International Arms Trade: CSGV supports the efforts of UNESCO, the United Nations, Interpol, and the World Health Organization to combat the illegal global trafficking of small arms.

Leadership

Michael K. Beard is the President of the Coalition to Stop Gun Violence/Educational Fund to Stop Gun Violence, a title he has held since the inception of the respective organizations.

Joshua Horwitz is the Executive Director of CSGV/EFSGV. Mr. Horwitz is an attorney who joined the Ed Fund in 1989 as Legal Director.

Ladd Everitt has served as the organization's Director of Communications since May 2006.

Manda Kelley has served as the organization's Development Officer since November 2006.

Membership

CSGV's organizational structure is unique among national gun violence prevention organizations. It consists of 45 national organizations working to reduce gun violence. Coalition members include religious organizations, child welfare advocates, public health professionals, and social justice organizations.

  1. American Academy of Pediatrics
  2. American Association of Suicidology
  3. American Ethical Union
  4. American Jewish Committee
  5. American Jewish Congress
  6. American Psychiatric Association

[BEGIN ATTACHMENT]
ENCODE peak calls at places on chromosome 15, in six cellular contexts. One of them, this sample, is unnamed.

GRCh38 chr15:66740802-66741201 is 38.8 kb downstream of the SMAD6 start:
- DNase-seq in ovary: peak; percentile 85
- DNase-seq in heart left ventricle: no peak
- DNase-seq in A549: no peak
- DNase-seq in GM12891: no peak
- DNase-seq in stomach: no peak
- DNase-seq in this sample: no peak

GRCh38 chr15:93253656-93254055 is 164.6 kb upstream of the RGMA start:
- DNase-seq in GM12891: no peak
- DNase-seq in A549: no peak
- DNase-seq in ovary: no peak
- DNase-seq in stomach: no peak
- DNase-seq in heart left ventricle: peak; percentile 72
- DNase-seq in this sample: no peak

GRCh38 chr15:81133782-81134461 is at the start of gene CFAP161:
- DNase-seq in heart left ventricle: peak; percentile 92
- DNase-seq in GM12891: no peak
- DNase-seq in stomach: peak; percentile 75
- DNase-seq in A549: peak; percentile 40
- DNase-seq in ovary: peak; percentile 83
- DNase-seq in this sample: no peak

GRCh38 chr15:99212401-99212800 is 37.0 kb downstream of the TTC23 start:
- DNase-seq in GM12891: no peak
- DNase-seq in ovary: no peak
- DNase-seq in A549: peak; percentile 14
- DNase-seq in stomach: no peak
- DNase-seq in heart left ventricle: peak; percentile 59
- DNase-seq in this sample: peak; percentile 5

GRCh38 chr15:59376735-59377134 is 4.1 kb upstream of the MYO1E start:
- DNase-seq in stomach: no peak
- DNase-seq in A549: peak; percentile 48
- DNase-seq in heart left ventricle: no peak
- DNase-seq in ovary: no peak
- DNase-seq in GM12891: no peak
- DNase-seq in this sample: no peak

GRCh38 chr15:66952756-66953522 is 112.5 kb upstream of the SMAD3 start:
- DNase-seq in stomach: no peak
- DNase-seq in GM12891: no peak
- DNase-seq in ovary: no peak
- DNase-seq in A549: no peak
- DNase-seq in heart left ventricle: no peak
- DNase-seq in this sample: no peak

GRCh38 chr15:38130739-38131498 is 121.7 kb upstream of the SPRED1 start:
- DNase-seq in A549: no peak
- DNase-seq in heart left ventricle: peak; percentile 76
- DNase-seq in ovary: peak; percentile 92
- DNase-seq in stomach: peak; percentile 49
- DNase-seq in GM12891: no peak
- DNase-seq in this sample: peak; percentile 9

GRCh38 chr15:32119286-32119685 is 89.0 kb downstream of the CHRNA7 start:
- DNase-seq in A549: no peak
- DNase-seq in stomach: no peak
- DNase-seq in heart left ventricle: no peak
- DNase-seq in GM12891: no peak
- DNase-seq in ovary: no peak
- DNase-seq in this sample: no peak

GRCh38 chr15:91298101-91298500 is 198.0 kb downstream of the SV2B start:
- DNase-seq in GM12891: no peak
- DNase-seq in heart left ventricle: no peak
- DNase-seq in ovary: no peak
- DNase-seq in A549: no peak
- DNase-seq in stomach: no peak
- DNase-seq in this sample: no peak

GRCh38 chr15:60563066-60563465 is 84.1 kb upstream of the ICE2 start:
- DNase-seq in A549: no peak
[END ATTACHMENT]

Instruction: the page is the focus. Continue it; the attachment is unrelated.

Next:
7. American Public Health Association
  8. Americans for Democratic Action
  9. Assoc. of Japanese Families of Gun Violence Victims in the U.S.A.
  10. Baptist Peace Fellowship of North America
  11. The Bible Holiness Movement, International
  12. Center for Science in the Public Interest
  13. Central Conference of American Rabbis
  14. Child Welfare League of America, Inc.
  15. Children's Defense Fund
  16. The Communitarian Network
  17. The Council of The Great City Schools
  18. The DISARM Education Fund
  19. Fellowship of Reconciliation
  20. Friends Committee on National Legislation
  21. Jesuit Conference - Office of Social Ministries
  22. Jewish Community Center Association
  23. Jewish Women International
  24. Loretto Community
  25. Mennonite Central Committee
  26. National Association of School Psychologists
  27. National Association of Social Workers
  28. National Council of Jewish Women, Inc.
  29. National Council of Negro Women, Inc.
  30. National Urban League, Inc.
  31. North American Federation of Temple Youth
  32. Pan American Trauma Association
  33. Peace Action of Washington (state)
  34. Presbyterian Church USA
  35. Union for Reform Judaism
  36. Unitarian Universalist Association
  37. United Church of Christ
  38. United Federation of Teachers
  39. United Methodist Church Board of Church & Society
  40. United States Conference of Mayors
  41. United States Student Association
  42. United Synagogue of Conservative Judaism
  43. Woman's National Democratic Club
  44. Women's League for Conservative Judaism
  45. YWCA of U.S.A.

Websites

CSGV in the Media

CSGV regularly contributes to the editorial section of newspapers, published editorials include:

Radio Interviews

References